Published online by Cambridge University Press: 13 March 2017
‘Of course laniabor is not a name.’ Thus very recently Cristiano Castelletti in a discussion of this notorious acrostic, which he associates with Aratean ἄρρητον (Phaen. 2) and Virgilian MA VE PV (G. 1.429-33). If, however, laniabor is itself ‘not a name’, the aim of the present annotatiuncula is to argue that it is an etymological play on a ‘name’. Laniabor spans the description of Amycus’ cave, which is adorned with the dismembered limbs of his victims: Amycus himself will shortly suffer the same fate at Pollux’ hands. The name ‘Amycus’ was etymologized from ἀμύσσω (‘tear’; LSJ s.v. I), which exactly matches lanio (‘tear’; OLD s.v. 1a). Hence by a cutely etymological jeu onomastique ‘Tearer’ says ‘I'll be torn’.
1 Castelletti, C., ‘Aratus and the Aratean tradition in Valerius’ Argonautica ’, in Augoustakis, A. (ed.), Flavian Poetry and its Greek Past (Leiden, 2014), 49–72, at 58CrossRefGoogle Scholar. Castelletti's recent review (Gnomon 84 , 367–9, at 369) of Murgatroyd, P., A Commentary on Book 4 of Valerius Flaccus’ Argonautica (Leiden and Boston, 2009)CrossRefGoogle Scholar chides this commentator for resembling all his predecessors in failing to be aware of this acrostic, which was also discussed by Castelletti in ‘Riflessioni sugli acrostici di Valerio Flacco’, GIF 60 (2008), 219–34, at 221–4Google Scholar, where (221) Castelletti wrongly describes this acrostic as ‘l'unico di Valerio accettato da Hilberg’: laniabor was in fact dismissed as a ‘neckisches Spiel des Zufalls’ in Hilberg's canonical collection (‘Ist die Ilias Latina von einem Italicus verfasst oder einem Italicus gewidmet?’, WS 21 , 264–305, at 269)Google Scholar, though he did qualify it as ‘die merkwürdigste Stelle’ of all his ‘Zufallsakrosticha’.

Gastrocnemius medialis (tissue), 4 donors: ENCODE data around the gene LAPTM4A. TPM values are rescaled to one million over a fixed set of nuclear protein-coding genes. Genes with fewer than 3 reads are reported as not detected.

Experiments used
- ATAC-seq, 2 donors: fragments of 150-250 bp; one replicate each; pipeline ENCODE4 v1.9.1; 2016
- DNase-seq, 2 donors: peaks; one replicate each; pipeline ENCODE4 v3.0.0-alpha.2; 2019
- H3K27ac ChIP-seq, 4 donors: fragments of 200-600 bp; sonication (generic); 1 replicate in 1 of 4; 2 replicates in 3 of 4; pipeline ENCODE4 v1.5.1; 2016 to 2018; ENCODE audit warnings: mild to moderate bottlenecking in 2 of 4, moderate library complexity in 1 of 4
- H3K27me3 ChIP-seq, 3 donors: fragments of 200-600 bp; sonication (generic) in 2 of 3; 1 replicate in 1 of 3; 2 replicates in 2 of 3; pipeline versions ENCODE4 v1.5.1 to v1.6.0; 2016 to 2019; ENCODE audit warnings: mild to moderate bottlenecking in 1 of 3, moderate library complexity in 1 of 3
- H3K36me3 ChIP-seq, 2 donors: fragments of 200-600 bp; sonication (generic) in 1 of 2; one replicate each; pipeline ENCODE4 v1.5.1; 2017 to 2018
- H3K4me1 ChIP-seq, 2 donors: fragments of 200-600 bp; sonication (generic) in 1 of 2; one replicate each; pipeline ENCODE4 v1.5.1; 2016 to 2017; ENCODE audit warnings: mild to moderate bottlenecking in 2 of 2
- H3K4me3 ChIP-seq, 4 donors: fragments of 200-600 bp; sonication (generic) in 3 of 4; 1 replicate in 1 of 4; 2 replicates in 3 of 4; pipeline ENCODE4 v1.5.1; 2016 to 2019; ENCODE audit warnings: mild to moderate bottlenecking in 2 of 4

2 Cf. Korn, M., Valerius Flaccus, Argonautica 4.1-343: Ein Kommentar (Hildesheim, 1989), 138 Google Scholar, who on line 192 ([te] … tua silua ferat) comments: ‘Pollux denkt wohl daran, die Leiche des Amycus bzw. deren Teile (damit entspräche die Rache dem begangenen Frevel; vgl. bracchia 182, ossa 183, capitum 183) an einem oder mehreren Bäumen dieses Waldes aufzuhängen.’
3 Cf. Roscher, W.H., Ausführliches Lexikon der griechischen und römischen Mythologie (Leipzig, 1884–1890), 1.326 (s.v.)Google Scholar.
4 Madvig, J.N., Adversaria critica ad scriptores Graecos et Latinos (Copenhagen, 1873), 2.142-3Google Scholar.
5 For the preference of earlier editors for respicias, cf. the conspectus in Korn (n. 2), 134.
6 Cf. Adkin, N., ‘“Read the edge”: acrostics in Virgil's Sinon episode’, ACD 50 (2014), 45–72, at 49–52Google Scholar.
7 For nomen as an etymological hint, cf. O'Hara, J.J., True Names: Vergil and the Alexandrian Tradition of Etymological Wordplay (Ann Arbor, 1996), 75–9Google Scholar.
8 So Murgatroyd (n. 1), 113.
9 So Korn (n. 2), 135. A similarly subtextual wink would seem to be tipped by immediately antecedent aduerso sub uulnere (4.184), which likewise requires explanation by commentators (cf. e.g. Korn [n. 2], 135). Aduerso (‘facing’; OLD s.v. 1a) fits a ‘facing’ acrostic; sub (‘[denoting a position lower than or beneath something] under’; OLD s.v. A1a) fits its position ‘under’ an acrostic; uulnere (‘wound’; OLD s.v. 1a) fits acrostical lanio (‘wound savagely’; OLD s.v. 1a). Nomen itself in the next line (4.185) would seem to be anticipated by oddly periphrastic maerentem nomen amici exactly fifty lines earlier (4.136) at the start of the entire section: here amici is an exact homonym of Amyci, whose nomen is at issue in the acrostic. A similarly preparative function would seem to be served exactly halfway between nomen amici (136) and nec nomen (185) by the strikingly twofold nomen of line 161, where the second nomen is generally subjected to emendation or athetization. For such ‘long-distance’ clues to an acrostic, cf. Adkin (n. 6), 52–4, 59–62, 65–8.
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